The best approach is to use the risk assessment and tests performed for EU submission, as well as include a MEM elution cytotoxicity test.
In February 2020, the Japanese MHLW published Notification No.1006-1, which revises a previous notification from 2012. The notification recommends the use of the most current version of ISO 10993 standards and expands the expectations of biological evaluations. Most of the expectations are consistent with ISO standards, such as the requirement of the same endpoints for evaluation, as listed in ISO 10993-1 (2018). Furthermore, all biocompatibility tests must comply with Good Laboratory Practices (GLPs).
MHLW expects detailed information on patient contacting materials that do not meet recognized standards. For those that do not, you will need material composition and physical test information. There is also a data integrity review to confirm the reliability of the data submitted. The MHLW may also ask for raw data for any particular biocompatibility test. If the requested data is not available or deemed insufficient, the submission could be at risk of rejection.
Japan requires two different extraction strategies: one for the evaluation of sensitization and the other for the evaluation of genotoxicity. These extraction strategies attempt to deliver sufficient extractable materials to be representative of the whole device.
Using available information to address the required endpoints sets you up for success when preparing the MHLW application.
The NMPA has significantly expanded in size over the last ten years. Due to this there is the perception that China requires testing and does not accept risk-based evaluations. In reality there are cases in which NMPA has accepted risk-based evaluations and it currently does accept these assessments; however, acceptability is at the reviewer’s discretion. NMPA is making an extensive effort to train their reviewers and to accept more risk-based evaluations.
The NMPA evaluates medical devices with C.E. mark and/or 510(k) clearance using alternative procedures which facilitate the review. However, the NMPA may not accept current versions of ISO standards (currently accepted versions of the standards are posted by the organization on their website and can be translated into English) and may prefer conformance to older versions on the standards. Furthermore, they often request that the biocompatibility evaluations reference the Chinese standards that are equivalent to ISO standards.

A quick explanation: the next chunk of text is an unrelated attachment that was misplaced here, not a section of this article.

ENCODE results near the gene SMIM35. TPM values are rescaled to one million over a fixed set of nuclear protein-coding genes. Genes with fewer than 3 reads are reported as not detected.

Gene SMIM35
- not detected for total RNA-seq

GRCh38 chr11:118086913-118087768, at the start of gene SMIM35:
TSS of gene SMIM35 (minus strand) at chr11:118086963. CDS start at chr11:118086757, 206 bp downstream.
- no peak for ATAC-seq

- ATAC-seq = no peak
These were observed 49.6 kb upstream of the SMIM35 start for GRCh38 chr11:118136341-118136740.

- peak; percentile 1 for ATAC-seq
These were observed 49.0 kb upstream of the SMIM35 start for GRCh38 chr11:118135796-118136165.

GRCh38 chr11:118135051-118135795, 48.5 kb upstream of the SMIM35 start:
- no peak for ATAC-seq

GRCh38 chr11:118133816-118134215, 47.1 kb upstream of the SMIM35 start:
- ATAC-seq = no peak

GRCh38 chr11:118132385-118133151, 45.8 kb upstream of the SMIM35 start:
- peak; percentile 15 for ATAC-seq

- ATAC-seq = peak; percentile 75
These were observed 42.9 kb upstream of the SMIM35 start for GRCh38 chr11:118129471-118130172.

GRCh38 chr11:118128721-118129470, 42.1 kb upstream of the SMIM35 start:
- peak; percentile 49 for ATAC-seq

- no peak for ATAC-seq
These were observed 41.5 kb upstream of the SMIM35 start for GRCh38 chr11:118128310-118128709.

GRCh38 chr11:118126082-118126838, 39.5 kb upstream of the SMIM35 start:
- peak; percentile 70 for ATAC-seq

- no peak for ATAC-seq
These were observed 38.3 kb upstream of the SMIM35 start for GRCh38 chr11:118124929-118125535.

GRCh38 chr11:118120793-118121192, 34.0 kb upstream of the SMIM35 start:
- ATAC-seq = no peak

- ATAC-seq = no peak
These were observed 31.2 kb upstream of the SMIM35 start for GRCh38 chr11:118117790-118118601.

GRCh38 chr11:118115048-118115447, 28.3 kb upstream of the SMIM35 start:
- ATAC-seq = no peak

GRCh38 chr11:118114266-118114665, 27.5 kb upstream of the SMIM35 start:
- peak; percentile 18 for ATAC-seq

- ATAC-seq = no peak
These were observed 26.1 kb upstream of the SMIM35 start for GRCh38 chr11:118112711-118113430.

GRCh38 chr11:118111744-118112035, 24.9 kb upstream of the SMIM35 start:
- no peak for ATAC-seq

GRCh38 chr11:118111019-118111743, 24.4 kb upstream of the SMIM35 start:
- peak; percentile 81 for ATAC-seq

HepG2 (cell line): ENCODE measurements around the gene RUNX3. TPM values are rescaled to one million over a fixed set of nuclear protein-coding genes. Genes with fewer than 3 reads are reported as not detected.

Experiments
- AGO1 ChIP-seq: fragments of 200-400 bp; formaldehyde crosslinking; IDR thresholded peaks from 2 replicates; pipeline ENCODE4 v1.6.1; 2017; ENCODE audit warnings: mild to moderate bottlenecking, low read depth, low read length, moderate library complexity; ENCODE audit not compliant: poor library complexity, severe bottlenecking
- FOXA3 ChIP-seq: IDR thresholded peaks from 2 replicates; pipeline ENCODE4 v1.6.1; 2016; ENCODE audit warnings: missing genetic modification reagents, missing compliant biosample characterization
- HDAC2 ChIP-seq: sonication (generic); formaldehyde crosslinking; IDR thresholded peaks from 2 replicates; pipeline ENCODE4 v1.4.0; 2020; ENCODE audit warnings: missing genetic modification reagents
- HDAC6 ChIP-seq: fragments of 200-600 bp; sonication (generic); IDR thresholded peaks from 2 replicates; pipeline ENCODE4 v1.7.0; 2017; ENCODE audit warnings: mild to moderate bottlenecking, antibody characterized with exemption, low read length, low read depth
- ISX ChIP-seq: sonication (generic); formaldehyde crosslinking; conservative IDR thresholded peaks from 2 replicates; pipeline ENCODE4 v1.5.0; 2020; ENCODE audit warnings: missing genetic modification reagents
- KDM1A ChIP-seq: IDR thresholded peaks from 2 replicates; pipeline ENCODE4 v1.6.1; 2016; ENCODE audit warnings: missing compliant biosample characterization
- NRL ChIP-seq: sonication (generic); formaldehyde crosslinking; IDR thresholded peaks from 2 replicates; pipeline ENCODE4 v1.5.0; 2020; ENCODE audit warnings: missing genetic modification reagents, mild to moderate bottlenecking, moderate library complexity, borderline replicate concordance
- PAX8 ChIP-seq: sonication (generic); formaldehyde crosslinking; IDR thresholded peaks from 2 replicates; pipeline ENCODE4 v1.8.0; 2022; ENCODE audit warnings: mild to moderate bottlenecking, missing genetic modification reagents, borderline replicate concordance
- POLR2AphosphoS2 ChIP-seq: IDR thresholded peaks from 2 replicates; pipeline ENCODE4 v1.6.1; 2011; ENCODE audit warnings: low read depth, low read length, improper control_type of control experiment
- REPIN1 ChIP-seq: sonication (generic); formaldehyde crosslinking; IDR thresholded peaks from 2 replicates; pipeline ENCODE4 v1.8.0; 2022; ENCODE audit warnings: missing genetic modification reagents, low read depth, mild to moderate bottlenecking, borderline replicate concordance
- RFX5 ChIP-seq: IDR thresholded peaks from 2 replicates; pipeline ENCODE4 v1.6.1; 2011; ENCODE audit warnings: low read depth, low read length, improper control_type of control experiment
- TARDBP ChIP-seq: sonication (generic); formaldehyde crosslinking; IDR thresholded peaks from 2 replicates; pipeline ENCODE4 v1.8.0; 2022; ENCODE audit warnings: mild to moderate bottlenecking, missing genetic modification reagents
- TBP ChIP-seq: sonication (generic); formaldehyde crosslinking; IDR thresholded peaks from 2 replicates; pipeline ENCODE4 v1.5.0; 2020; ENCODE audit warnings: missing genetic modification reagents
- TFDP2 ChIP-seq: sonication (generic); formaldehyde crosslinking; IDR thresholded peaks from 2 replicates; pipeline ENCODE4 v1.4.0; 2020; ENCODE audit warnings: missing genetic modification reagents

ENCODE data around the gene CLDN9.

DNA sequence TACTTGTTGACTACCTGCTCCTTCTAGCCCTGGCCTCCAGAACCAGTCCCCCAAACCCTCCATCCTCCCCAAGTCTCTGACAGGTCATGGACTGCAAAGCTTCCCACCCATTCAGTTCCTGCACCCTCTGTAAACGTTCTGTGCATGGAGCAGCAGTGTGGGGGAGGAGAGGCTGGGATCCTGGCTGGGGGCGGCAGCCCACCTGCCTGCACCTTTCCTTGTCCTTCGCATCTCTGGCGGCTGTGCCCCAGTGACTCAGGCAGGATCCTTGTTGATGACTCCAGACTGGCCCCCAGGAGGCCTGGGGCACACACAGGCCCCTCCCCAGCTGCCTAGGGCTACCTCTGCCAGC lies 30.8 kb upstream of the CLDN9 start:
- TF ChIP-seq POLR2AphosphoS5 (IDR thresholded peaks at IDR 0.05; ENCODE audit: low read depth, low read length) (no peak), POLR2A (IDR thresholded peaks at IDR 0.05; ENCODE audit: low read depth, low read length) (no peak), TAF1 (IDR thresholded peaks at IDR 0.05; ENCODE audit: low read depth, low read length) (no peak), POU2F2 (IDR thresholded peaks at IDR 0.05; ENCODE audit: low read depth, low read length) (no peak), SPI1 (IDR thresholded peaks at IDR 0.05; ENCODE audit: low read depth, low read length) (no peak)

By delaying submission until the EU and the U.S. clear the device, you can streamline the submission process for the NMPA since devices previously in the U.S. or EU follow an abbreviated review process. However, to avoid unnecessary delays, it is important to provide a risk assessment referencing the ISO equivalent Chinese standards. Your testing partners can help in providing appropriate information needed for a successful submission to NMPA.
The regulatory environment is consistently changing due to periodic standard revisions and new guidelines from regulatory agencies. While ISO 10993 standards are recognized globally, every region has different interpretations and preferences for what they want to see in the application process. Simply following ISO 10993 standards may not result in the acceptance of your biocompatibility evaluation. Having a thorough understanding of regulatory expectations in the regions where you plan to submit devices for review can guide endpoint selection, test design and more. Preparing sooner than later can help ensure your device’s success no matter where in the world you are submitting for review.
To learn more about how to approach each regulatory body, and follow an example of a product through regulatory approvals, check out this webinar, “Biocompatibility Evaluation of Medical Devices for Global Registration.”